As Kevin Phillips, architect of Nixon's Southern Strategy, pointed out, the Democrats overcame a very effective Republican machine to win the midterm elections. Less noted in the post-election analysis is that they won against a system that has been gerrymandered against them. What's more, even in their minority status, they represented more Americans in the Senate than the Republicans did. Finally, Democrats are always going to be at disadvantage with funds because their supporters, as an aggregate, are just not as wealthy as Republicans' are. It's a shame our current system penalizes them for this.
And yet, Democrats won. Sizeably. Conservative pundits like George Will, Bob Novak and others have been insisting that conservatism as a political ideology did not lose, rather the current Republican party lost. I find a few problems with this statement:
(1) No political ideology is ever consistently implemented by a political body. It's naive to think that if Republicans were just able to promote conservatism, they would be fine. Everything that we have seen in the last twelve years, from hypocritical anti-Clintonites Newt Gingrich and Bob Livingston having affairs of their own while espousing family values, to corrupt pork-barrel spending, to pay-to-play policy making, to inconsistent tax relief, is exactly what the Republican party is all about. It should not have taken George Will twelve years to realize this. Any political party is only as good as the people who represent it, and even those vestiges of the initial Republican revolution who we saw on TV the other night--the J.C. Watts, the Bill Bennetts--had trouble adhering to conservatism.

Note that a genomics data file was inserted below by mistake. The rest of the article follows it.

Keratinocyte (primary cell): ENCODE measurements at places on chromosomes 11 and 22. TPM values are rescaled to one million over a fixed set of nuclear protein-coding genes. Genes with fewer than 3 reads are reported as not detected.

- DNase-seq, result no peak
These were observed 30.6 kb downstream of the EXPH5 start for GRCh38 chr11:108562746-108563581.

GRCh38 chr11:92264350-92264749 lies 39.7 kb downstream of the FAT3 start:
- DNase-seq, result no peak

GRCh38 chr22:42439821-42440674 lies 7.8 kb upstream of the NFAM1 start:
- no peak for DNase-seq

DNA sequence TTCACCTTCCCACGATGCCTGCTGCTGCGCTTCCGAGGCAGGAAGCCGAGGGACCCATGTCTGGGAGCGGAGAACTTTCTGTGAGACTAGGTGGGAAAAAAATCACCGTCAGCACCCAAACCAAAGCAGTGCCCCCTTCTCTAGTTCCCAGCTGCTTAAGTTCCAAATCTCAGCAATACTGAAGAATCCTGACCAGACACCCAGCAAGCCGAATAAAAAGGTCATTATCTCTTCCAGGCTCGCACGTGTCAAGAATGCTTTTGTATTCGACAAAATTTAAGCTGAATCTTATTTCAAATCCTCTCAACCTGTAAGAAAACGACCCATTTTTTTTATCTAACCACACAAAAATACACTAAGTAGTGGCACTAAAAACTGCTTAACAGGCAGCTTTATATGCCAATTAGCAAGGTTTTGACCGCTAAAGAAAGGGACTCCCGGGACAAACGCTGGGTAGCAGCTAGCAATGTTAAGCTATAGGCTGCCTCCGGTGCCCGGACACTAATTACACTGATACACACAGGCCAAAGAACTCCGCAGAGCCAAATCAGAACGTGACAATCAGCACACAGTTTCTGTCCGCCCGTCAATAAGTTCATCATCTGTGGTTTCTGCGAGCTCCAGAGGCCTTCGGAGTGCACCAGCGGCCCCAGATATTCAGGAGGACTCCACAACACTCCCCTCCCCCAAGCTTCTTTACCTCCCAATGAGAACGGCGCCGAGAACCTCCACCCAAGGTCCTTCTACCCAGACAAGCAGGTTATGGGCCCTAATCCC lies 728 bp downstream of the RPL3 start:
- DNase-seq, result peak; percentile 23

(2) Conservatism did lose, all across the country. It lost in all of the states where referendums to increase the minimum wage passed. The conservatism that believes in legislating morals lost in South Dakota, where a statewide abortion ban was voted down; it lost in Arizona where a ban on gay marriage was voted down; and it lost in statehouses across the country, where state governments became majority Democratic. It lost in the new, fast-growing voting bloc of 18-29 year olds, 60% of them whom voted for progressive candidates.
(3) Kind of an addendum to #1, but Republicans were never really conservative where it counted, and they never will be. They promoted excess in the financial sector, which as Phillips said, is "running amok on debt;" they created a huge government deficit; they ignored the problem of global warming in favor of propping up industries of excess, like the auto industry; and they themselves engaged in corruption, cronyism, promotion of government largess--especially because of Iraq, where contractors are not being held accountable for their work and are running up a huge tab at the American taxpayer's expense.
In sum, Conservatism lost big. I'll have more to say on why I think the Democrats won and who was most responsible for these gains and then hopefully what I would like to see from the new Congress in coming blog entries.